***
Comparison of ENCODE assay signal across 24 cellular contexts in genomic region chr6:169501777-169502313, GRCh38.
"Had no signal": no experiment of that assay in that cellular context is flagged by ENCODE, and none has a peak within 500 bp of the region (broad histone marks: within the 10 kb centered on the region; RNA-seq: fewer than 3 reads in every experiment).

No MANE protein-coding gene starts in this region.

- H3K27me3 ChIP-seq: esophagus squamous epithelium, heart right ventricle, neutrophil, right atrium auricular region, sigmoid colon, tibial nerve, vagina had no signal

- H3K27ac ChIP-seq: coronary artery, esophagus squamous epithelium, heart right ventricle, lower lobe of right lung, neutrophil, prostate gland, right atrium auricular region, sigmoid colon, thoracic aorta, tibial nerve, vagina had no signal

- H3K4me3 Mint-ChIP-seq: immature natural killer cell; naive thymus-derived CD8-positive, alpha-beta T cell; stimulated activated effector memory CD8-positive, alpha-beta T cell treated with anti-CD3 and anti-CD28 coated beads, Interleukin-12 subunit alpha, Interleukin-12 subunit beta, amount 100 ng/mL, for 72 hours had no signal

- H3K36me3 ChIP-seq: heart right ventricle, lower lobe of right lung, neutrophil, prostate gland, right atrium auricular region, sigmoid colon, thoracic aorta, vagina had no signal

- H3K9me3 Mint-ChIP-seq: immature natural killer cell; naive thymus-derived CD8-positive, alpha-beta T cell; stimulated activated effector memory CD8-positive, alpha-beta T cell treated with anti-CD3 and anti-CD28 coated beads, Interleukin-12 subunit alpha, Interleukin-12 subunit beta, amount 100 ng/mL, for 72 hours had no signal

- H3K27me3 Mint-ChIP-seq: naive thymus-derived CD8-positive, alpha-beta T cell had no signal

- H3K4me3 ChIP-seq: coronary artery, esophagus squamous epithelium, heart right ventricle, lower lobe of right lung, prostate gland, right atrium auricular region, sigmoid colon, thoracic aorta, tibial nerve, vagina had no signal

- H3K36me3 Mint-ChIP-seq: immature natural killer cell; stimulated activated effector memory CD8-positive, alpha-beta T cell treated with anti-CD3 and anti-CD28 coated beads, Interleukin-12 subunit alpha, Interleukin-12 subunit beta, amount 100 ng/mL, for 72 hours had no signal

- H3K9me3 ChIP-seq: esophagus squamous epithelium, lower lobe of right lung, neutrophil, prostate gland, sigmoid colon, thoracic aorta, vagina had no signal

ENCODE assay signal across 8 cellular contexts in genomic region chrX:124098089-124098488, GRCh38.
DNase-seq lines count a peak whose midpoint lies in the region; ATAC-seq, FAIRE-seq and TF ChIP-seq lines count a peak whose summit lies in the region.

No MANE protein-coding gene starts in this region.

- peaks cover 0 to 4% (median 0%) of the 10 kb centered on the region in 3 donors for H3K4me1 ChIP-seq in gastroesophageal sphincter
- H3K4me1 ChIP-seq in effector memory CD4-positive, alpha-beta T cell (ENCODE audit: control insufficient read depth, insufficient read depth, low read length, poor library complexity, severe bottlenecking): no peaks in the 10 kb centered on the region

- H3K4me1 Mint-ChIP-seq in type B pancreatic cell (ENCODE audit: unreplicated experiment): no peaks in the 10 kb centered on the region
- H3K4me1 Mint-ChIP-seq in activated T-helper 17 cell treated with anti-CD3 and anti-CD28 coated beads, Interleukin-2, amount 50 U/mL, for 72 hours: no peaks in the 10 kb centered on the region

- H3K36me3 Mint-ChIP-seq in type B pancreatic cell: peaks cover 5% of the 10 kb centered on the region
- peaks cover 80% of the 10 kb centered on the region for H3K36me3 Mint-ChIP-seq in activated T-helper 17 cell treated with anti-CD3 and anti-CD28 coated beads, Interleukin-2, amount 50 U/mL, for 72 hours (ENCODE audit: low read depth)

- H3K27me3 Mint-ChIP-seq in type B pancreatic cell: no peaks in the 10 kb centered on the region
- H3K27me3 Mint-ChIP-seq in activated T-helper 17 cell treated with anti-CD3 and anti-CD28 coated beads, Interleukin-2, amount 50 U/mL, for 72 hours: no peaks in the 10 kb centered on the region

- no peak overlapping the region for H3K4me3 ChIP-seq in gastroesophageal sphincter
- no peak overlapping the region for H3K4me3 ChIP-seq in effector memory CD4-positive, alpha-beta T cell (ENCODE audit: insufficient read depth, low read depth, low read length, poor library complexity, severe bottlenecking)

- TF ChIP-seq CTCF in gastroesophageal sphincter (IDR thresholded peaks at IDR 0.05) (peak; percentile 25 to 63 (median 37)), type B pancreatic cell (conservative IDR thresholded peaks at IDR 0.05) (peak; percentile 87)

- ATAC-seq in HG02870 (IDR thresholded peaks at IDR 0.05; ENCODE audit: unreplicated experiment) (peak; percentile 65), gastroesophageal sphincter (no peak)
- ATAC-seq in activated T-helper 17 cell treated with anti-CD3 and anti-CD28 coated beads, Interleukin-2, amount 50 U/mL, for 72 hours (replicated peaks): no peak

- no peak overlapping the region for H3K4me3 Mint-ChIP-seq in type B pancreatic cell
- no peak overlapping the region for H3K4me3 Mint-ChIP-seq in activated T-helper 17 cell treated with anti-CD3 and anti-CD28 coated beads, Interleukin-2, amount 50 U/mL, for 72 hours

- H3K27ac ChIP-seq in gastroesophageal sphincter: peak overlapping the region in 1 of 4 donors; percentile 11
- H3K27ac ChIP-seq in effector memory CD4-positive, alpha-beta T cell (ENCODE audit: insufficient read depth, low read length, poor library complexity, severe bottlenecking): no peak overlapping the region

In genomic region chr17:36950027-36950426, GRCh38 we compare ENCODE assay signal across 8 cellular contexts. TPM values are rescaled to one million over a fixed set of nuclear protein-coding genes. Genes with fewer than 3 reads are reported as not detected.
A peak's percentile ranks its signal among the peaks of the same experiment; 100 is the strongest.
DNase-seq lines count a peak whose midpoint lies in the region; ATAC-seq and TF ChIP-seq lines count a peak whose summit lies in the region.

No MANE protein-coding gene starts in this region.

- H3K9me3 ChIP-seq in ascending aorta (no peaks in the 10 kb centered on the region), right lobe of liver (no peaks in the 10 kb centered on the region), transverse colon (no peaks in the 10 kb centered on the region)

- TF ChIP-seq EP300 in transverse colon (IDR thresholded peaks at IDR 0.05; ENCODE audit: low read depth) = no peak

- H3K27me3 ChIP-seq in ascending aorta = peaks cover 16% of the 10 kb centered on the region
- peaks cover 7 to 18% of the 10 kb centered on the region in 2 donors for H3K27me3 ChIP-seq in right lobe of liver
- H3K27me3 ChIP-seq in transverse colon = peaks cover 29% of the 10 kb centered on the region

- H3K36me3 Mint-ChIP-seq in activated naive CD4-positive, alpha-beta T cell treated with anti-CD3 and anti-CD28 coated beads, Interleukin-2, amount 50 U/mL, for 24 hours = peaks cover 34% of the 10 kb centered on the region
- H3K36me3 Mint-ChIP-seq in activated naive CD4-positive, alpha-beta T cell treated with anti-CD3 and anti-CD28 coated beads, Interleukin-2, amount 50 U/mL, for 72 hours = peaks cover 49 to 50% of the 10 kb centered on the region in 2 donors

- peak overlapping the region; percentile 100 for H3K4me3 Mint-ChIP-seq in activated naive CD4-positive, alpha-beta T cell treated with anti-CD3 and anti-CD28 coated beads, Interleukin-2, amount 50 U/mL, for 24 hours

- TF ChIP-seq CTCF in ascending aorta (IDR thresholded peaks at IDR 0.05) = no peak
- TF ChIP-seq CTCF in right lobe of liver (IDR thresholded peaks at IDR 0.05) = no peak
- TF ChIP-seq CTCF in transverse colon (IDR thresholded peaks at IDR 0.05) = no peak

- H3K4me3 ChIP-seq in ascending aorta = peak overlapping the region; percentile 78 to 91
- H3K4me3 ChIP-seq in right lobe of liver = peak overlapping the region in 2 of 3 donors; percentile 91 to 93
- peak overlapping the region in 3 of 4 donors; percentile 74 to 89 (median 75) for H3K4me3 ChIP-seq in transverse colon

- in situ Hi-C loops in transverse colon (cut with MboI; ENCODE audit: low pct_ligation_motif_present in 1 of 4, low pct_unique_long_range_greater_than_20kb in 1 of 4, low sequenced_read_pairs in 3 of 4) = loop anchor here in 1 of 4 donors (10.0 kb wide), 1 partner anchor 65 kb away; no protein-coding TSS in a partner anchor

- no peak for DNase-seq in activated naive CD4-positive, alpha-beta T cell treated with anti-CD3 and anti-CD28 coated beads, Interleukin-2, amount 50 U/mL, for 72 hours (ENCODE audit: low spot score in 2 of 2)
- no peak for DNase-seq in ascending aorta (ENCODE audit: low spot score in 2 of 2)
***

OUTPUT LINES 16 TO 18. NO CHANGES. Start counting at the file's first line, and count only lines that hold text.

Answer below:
- peaks cover 0 to 4% (median 0%) of the 10 kb centered on the region in 3 donors for H3K4me1 ChIP-seq in gastroesophageal sphincter
- H3K4me1 ChIP-seq in effector memory CD4-positive, alpha-beta T cell (ENCODE audit: control insufficient read depth, insufficient read depth, low read length, poor library complexity, severe bottlenecking): no peaks in the 10 kb centered on the region

- H3K4me1 Mint-ChIP-seq in type B pancreatic cell (ENCODE audit: unreplicated experiment): no peaks in the 10 kb centered on the region